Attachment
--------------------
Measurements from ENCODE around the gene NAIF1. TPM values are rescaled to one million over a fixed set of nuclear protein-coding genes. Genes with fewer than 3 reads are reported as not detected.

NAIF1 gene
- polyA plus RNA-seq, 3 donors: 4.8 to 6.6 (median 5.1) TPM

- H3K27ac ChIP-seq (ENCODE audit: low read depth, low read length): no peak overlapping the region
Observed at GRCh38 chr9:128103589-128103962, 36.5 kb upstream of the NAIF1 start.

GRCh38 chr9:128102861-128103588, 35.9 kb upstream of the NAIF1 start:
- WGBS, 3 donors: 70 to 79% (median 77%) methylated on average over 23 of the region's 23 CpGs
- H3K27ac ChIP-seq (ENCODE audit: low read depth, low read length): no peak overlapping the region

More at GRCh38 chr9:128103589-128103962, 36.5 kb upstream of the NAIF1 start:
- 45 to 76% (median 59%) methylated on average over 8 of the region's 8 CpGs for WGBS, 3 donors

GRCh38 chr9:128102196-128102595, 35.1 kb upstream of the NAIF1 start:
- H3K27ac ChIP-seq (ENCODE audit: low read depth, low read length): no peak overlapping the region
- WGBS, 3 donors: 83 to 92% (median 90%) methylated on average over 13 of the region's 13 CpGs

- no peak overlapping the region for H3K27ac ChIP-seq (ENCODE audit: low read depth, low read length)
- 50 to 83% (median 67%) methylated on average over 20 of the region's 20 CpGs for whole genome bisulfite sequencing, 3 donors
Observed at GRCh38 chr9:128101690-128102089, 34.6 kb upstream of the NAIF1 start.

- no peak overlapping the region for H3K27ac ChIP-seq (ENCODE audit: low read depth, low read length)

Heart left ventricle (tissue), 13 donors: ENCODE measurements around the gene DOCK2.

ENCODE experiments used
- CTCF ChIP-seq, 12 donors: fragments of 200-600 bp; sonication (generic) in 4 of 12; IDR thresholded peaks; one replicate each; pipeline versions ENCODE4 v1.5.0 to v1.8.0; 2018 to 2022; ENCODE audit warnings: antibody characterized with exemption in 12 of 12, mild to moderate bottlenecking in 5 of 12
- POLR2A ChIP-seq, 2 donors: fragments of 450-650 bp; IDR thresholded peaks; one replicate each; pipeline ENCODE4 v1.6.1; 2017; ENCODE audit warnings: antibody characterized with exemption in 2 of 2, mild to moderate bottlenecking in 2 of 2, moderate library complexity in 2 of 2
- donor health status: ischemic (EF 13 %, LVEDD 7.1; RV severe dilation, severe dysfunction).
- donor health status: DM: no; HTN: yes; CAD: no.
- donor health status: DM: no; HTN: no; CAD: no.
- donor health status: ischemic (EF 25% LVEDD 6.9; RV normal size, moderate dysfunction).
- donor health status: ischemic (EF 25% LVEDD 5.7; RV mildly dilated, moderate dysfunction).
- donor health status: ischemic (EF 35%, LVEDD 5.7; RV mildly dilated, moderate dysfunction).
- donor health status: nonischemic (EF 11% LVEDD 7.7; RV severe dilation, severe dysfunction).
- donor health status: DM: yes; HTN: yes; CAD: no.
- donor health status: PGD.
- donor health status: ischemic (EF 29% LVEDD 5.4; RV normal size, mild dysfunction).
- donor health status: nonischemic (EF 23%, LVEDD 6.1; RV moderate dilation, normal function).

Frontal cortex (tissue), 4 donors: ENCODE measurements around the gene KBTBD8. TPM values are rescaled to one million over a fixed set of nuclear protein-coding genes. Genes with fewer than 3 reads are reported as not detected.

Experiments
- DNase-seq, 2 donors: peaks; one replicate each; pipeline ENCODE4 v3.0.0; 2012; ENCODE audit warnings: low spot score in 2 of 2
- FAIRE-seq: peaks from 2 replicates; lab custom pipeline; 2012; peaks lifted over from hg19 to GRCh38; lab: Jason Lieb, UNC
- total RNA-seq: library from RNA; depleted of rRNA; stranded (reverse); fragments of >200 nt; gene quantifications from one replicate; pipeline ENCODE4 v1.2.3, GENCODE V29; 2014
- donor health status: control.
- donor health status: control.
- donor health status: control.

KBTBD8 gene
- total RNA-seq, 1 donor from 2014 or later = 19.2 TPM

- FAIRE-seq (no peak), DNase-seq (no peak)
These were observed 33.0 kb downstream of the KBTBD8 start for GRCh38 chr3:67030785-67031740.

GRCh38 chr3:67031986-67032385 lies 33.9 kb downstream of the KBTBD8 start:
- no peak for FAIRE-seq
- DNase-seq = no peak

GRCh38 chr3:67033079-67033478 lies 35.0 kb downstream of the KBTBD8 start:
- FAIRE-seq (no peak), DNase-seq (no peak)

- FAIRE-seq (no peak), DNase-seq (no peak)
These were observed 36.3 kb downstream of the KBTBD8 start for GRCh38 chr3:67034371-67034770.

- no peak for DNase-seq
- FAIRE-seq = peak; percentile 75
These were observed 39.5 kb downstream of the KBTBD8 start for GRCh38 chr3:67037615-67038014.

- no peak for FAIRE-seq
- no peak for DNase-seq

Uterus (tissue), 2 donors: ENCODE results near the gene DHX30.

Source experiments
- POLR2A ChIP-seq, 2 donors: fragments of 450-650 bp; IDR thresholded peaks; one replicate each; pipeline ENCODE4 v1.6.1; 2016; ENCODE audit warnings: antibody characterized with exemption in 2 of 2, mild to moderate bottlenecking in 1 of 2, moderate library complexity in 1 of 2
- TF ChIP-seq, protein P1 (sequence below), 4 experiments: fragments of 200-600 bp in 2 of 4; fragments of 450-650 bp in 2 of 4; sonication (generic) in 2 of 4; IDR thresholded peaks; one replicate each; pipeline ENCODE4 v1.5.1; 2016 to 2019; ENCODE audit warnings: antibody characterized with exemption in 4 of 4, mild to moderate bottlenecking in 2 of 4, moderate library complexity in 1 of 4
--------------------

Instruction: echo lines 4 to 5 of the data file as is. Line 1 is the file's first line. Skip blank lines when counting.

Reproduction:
- H3K27ac ChIP-seq (ENCODE audit: low read depth, low read length): no peak overlapping the region
Observed at GRCh38 chr9:128103589-128103962, 36.5 kb upstream of the NAIF1 start.